The impact of the COVID-19 pandemic and quarantine on people with Severe Mental Illness (SMI) in Northern Ireland: an examination of prescribed psychotropic medication and mortality between Census 2011 and 2021

From March 2020 individuals, wider society and health care systems have all been seriously affected by the COVID-19 pandemic (WHO, 2020). It is likely that the pandemic has more severely impacted on people with prior mental health problems: generally research suggests that, pre-pandemic, people with Severe Mental Illness (SMI) (here we include schizophrenia, bi-polar disorder and major depressive disorder) could expect to experience considerable social exclusion, poor physical health and die up to 20 years earlier than the general population (Walker et al, 2015, NICE, 2018). They are also vulnerable to conditions such as diabetes (T2), cardiovascular disease (CVD), stroke and cancers, often due to lifestyle factors – poor diet, smoking, and lack of exercise (Lawrence et al, 2013). More generally the pandemic and subsequent lockdown may have exacerbated their physical and mental health. Many people with SMI either live alone or in shared community residential settings, and the closure of community-based rehabilitation centres during the pandemic, and absence of community activities, can exacerbate this sense of isolation and loneliness, leading potentially to mental health deterioration. Moreover, a reduction in services may limit access to routine health care including community and hospital psychiatric services.

This study will assess the impact of the COVID-19 pandemic and subsequent quarantine on people with SMI, when compared with the general population. We will also assess mortality in this population over the same period.

We will examine (1) changes in psychotropic medication use, prescribed to people with SMI over the pandemic period (for example, we cite as indicative dates Mar 2020–September 2021) compared to a pre-COVID-19 period (Mar 2018-June 2019); (2) mortality outcomes for this population over the same periods (Mar 2020-September 2021) compared to a pre-COVID-19 period (Mar 2018-June 2019).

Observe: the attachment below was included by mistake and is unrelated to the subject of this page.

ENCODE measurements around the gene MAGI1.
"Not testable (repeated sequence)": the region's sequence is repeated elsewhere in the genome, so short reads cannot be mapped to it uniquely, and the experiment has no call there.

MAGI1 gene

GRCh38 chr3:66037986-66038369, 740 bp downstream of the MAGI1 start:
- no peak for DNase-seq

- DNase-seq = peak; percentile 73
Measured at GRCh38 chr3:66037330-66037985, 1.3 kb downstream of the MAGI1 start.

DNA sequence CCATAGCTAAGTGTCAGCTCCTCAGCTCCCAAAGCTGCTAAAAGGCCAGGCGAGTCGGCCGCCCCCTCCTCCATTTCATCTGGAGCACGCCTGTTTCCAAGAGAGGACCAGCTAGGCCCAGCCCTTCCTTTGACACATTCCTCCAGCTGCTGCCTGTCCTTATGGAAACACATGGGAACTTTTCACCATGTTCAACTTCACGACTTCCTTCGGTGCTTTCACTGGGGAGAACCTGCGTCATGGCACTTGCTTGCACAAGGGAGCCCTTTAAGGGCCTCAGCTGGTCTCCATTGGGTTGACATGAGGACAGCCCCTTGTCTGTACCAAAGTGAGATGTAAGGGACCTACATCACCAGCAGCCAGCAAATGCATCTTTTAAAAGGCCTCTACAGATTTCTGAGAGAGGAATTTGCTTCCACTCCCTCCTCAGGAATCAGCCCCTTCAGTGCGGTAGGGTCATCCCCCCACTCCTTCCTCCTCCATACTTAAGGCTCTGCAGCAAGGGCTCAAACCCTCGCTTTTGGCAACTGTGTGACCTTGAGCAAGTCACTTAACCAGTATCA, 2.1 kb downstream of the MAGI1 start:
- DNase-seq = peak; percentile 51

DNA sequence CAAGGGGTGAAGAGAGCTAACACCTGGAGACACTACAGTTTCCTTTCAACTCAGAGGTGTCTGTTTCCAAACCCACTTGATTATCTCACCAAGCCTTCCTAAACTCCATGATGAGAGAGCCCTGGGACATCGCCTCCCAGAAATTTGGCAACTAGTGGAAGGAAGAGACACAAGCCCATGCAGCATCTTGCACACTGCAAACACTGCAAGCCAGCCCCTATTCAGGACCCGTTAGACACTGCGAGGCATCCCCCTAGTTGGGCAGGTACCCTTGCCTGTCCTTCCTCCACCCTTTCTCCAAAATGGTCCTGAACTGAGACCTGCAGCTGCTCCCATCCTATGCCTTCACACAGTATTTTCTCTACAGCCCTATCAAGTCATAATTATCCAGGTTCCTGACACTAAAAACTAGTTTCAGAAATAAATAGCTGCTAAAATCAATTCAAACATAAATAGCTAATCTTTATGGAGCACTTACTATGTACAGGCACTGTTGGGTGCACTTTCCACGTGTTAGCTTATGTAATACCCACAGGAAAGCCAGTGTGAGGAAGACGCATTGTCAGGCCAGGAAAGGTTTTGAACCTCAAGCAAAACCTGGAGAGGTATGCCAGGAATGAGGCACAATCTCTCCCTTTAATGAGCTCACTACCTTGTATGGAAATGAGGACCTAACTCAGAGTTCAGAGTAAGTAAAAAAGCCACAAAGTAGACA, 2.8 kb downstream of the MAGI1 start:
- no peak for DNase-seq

Note: COVID-19 mortality itself is not of specific interest here. What is at issue is the impact of the pandemic on those with SMI, part of which includes mortality outcomes, and changes to prescribing patterns over the pandemic period (for a more schematic view see the BSO data description below).

Aim: to investigate the health impact of the pandemic and lockdown on those living with Severe Mental Illness. This includes examination of:

  • prescribing patterns for psychotropic medication across the whole period of interest (2011-2021), with specific focus on comparisons between the pandemic quarantine period and selected pre-COVID-19 periods;
  • changes in all-cause/cause-specific mortality over the whole study population (2011-2021), focussing on risks associated with (a) multi-morbidity, (b) the range of contextual data provided with the 2011 Census – this will allow us a preliminary examination (determined by the available mortality downloads) of putative changes that may be accounted for by the pandemic/lockdown; and finally,
  • changes in mortality over the noted periods (2011-2021) – in relation to multimorbidity; medication use and socio-demographic context (note – assumes we can include later downloads of the mortality data).
Research Team: Gerry Leavey, Rachel McCarter, Michael Rosato
Database: ADR
Project Status: Active
Organisation(s): Ulster University